DISCLAIMER: the information in this circular is provided for general information only and may not be totally applicable in a particular
case. Questions involving interpretation of foreign law should be addressed to a foreign attorney.
This is an official U.S. Government source. Inclusion of non-U.S. Government links does not imply endorsement of contents.
Prisoner Transfer Treaties Frequently Asked Questions
- IS IT POSSIBLE FOR A PERSON CONVICTED OF A CRIME IN ONE COUNTRY TO BE TRANSFERRED TO HIS/HER HOME COUNTRY WHERE HE/SHE WILL
SERVE THE REMAINDER OF HIS/HER SENTENCE?
- Yes. Under U.S. law (18 U.S.C. §§ 4100-4115) foreign nationals convicted of a crime in the United States, and United States citizens or nationals convicted of a crime
in a foreign country, may apply for a prisoner transfer to their home country if a treaty providing for such transfer is in
force between the United States and the foreign country involved.
- WHO IS THE U.S. CENTRAL AUTHORITY FOR THE PRISONER TRANSFER TREATIES?
- The U.S. Central Authority is located in the U.S. Department of Justice at the following address: International Prisoner
Transfer Unit, U.S. Department Of Justice, Criminal Division, John C. Keeney Building, 12th Floor, Washington, D.C. 20530,
Tel: 202-514-3173. For additional information, see http://www.usdoj.gov/criminal/oeo/links/intlprisoner/intlprisoner.html.
- WHAT COUNTRIES DOES THE UNITED STATES HAVE PRISONER TRANSFER TREATIES WITH AT PRESENT?
- The United States has 12 bilateral prisoner transfer treaties in force in Bolivia, Canada, France, Hong Kong S.A.R., Marshall
Islands, Mexico, Micronesia, Palau, Panama, Peru, Thailand and Turkey.
In addition, the United States is a party to two multilateral prisoner transfer treaties.
The Council of Europe Convention on the Transfer of Sentenced Persons (or COE Convention). (Europeans countries refer to it as the Strasbourg Convention.)
- The COE Convention is in force in the following countries: Albania, Andorra, Armenia, Australia, Austria, Azerbaijan, Bahamas,
Belgium, Bosnia and Herzegovina, Bolivia, Bulgaria, Canada, Chile, Costa Rica, Croatia, Cyprus, Czech Republic, Denmark, Ecuador,
Estonia, Finland, France, Georgia, Germany, Greece, Honduras, Hungary, Iceland, Ireland, Israel, Italy, Japan, Republic of
Korea, Latvia, Liechtenstein, Lithuania, Luxembourg, Macedonia (Former Yugoslav Republic of), Malta, Mauritius, Mexico, Moldova,
Monaco, Montenegro, the Netherlands (including Netherlands Antilles and Aruba), Norway (including Bouvet Island, Peter I's
Island and Queen Maud Land), Panama, Poland, Portugal, the Philippines, Romania, Russia, San Marino, Serbia, Slovakia, Slovenia,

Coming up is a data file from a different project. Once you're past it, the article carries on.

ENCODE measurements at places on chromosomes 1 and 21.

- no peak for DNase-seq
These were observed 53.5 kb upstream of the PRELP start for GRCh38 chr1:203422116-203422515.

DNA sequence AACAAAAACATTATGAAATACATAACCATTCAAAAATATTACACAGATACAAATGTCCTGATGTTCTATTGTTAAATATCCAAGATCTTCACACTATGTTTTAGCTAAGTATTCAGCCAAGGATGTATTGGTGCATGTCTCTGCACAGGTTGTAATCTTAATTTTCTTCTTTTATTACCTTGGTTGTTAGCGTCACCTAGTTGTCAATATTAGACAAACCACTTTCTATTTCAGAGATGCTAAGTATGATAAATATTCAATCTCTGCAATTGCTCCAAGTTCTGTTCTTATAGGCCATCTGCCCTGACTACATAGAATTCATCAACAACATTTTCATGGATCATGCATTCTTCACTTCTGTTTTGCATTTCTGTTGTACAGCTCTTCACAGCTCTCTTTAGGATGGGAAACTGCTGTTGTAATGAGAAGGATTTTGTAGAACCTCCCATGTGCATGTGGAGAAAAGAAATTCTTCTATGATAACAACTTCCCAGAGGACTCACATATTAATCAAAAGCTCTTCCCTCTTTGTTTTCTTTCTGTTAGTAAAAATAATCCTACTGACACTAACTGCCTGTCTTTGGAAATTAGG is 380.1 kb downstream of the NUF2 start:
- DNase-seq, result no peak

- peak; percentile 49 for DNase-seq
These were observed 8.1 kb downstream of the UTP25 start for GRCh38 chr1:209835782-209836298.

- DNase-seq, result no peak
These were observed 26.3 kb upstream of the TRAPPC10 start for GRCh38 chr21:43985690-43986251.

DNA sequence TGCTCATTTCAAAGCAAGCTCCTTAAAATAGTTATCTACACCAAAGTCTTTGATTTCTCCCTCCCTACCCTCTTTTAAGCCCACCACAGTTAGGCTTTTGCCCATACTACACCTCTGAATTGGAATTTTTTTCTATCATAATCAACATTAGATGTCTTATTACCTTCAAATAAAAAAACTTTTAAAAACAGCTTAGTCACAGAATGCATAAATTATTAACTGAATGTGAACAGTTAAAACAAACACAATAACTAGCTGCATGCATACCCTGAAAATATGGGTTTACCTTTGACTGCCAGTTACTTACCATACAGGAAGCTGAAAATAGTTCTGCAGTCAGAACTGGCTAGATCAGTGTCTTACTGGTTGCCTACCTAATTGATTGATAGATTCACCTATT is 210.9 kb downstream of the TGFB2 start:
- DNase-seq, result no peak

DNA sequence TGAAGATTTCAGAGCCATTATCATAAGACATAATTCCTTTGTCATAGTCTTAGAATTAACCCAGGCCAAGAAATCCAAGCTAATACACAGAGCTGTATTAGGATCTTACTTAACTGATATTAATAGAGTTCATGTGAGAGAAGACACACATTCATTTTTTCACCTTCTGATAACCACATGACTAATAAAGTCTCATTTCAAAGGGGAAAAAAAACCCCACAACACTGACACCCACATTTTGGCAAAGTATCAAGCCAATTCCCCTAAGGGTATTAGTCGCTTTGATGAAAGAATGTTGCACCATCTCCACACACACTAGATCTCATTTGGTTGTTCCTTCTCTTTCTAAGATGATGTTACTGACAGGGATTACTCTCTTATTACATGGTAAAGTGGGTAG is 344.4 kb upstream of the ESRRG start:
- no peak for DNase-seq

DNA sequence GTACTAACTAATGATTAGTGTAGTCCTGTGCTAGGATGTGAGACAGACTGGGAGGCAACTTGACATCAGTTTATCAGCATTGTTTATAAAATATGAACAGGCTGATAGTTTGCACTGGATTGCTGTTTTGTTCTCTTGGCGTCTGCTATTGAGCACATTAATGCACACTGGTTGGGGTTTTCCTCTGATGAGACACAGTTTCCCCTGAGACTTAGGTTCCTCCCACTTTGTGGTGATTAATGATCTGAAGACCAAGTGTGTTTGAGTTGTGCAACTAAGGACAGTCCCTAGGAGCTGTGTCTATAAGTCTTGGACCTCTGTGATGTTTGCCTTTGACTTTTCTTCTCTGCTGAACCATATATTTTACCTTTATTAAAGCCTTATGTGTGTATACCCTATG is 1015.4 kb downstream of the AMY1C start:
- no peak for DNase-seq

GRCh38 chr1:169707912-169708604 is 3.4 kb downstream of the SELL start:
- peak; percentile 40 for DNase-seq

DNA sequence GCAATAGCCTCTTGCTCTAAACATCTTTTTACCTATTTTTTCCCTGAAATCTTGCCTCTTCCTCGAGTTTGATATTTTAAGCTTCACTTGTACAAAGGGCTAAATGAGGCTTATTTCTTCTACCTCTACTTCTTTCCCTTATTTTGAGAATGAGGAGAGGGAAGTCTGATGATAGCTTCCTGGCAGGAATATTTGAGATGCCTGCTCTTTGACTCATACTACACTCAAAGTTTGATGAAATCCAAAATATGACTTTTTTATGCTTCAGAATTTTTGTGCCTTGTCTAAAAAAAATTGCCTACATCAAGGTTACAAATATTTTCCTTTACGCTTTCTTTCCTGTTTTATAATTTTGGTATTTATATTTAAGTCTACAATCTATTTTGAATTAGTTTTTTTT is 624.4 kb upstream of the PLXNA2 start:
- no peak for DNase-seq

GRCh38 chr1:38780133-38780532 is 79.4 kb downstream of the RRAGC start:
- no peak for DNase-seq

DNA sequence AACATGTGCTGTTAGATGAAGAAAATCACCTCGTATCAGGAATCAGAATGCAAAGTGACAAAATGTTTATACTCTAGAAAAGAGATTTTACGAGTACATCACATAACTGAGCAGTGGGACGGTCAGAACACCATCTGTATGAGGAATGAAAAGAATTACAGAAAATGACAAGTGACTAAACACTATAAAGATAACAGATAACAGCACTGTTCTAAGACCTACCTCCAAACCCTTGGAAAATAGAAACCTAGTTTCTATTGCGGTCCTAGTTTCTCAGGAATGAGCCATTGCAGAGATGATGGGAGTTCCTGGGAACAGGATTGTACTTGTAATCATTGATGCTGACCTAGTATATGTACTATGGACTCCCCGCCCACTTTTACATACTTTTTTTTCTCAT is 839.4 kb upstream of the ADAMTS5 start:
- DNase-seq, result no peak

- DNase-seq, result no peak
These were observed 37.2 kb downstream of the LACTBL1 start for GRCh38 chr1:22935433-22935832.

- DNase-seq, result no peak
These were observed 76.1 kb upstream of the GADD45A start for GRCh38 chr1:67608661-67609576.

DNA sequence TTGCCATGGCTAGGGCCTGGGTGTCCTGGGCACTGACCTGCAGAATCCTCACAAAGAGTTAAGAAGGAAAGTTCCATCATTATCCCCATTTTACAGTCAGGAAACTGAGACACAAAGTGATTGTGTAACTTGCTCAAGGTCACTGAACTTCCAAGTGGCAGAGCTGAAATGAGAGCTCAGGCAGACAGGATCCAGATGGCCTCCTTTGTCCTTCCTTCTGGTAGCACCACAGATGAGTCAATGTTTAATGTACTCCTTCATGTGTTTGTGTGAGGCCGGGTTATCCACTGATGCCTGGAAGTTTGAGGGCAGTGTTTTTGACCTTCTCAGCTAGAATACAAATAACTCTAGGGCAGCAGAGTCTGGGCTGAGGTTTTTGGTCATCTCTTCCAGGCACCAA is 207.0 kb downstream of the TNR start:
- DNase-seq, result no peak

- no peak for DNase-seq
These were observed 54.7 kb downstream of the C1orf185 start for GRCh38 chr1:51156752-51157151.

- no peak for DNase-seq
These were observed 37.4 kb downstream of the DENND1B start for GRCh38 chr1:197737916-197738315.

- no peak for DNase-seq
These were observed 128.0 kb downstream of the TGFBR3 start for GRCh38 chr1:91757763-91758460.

Spain, Sweden, Switzerland, Tonga, Trinidad and Tobago, Turkey, Ukraine, the United Kingdom (including Anguilla, British Indian
Ocean Territory, British Virgin Islands, Cayman Islands, Ducie and Oena Islands, Falkland Islands, Gibraltar, Henderson, Isle
Of Man, Montserrat, Pitcairn, St. Helena and Dependencies and the Sovereign Base Areas of Akrotiri and Dhekelia on the Island
of Cyprus), the United States and Venezuela.
- The Inter-American Convention on Serving Criminal Sentences Abroad (or OAS Convention). The U.S. signed the OAS multilateral prisoner transfer treaty on January 10, 1995. The treaty was submitted
to the U.S. Senate for advice and consent to ratification September 30, 1996. On September 27, 2000, the Senate Foreign Relations
Committee approved the OAS Prisoner Transfer Treaty. The Treaty was approved by the U.S. Senate on October 18, 2000. The President
signed the instruments of accession, and on May 25, 2001 at 11:30 a.m., the U.S. deposited the instruments of accession with
the OAS. The Convention entered into force for the U.S on June 24, 2001. The OAS Convention is in force in the following countries:
Belize, Brazil, Canada, Chile, Costa Rica, Czech Republic, Ecuador, El Salvador, Guatemala, Mexico, Nicaragua, Panama, Paraguay,
Saudi Arabia, the United States, Uruguay and Venezuela.
- HOW CAN OTHER COUNTRIES ENTER INTO A TREATY RELATIONSHIP WITH THE UNITED STATES TO PERMIT PRISONER TRANSFER?
- In recent years, it has been the posture of the United States to encourage countries which have approached us to consider
acceding to a multilateral convention rather than initiating the lengthy and costly process of negotiating, signing, and ratifying
new bilateral treaties. This is an area where a multilateral approach, as exemplified by the Council of Europe Convention,
has proven effective in offering an existing mechanism which new states can join, as well as standardizing transfer procedures
for current members.
- WHAT U.S. LAW GOVERNS THE TRANSFER OF PRISONERS TO AND FROM FOREIGN COUNTRIES?
- The United States has enacted legislation implementing all prisoner transfer treaties. See 18 USC §§ 4100 et seq. See also 28 CFR 2.62 and 7 Foreign Affairs Manual 480.
- WHO MUST AUTHORIZE THE TRANSFER OF THE PRISONER?
- The consent of (1) the U.S. Government, (2) the foreign government and (3) the prisoner is required for each transfer. If
the person was convicted of a crime by a state in the United States, and is serving a sentence in a state facility, consent
of the state is also required. The decision to transfer a prisoner is a discretionary decision to be made by each country.
See the Department of Justice International Prisoner Transfer web site for further information.
- WHO IS ELIGIBLE TO APPLY FOR TRANSFER?
- A prisoner may apply for transfer to a country of which he/she is a citizen or national in accordance with the provisions
of the governing treaty. However, a prisoner is not eligible for transfer until the judgment and sentence in his case is final;
that is, when no appeals or collateral attacks are pending. Some prisoner transfer treaties require that fines imposed as
part of the criminal sentence be paid prior to transfer. Depending on the provisions of the governing treaty, prisoners who
are convicted of certain types of crimes (such as military offenses and political offenses) or who have less than a specified
amount of time remaining on their sentences (normally six months or a year, depending on the treaty involved), are not eligible
- HOW DOES A PRISONER APPLY FOR TRANSFER?
- The transfer process for a U.S. citizen incarcerated abroad usually begins with the prisoner notifying the U.S. Embassy that